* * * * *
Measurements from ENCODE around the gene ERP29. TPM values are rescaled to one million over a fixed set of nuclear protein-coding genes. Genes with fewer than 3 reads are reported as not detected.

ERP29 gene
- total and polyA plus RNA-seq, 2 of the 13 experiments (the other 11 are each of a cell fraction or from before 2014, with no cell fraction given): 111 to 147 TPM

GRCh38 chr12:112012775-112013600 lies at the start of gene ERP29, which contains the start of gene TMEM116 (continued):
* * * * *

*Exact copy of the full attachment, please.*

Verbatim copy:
Measurements from ENCODE around the gene ERP29. TPM values are rescaled to one million over a fixed set of nuclear protein-coding genes. Genes with fewer than 3 reads are reported as not detected.

ERP29 gene
- total and polyA plus RNA-seq, 2 of the 13 experiments (the other 11 are each of a cell fraction or from before 2014, with no cell fraction given): 111 to 147 TPM

GRCh38 chr12:112012775-112013600 lies at the start of gene ERP29, which contains the start of gene TMEM116 (continued):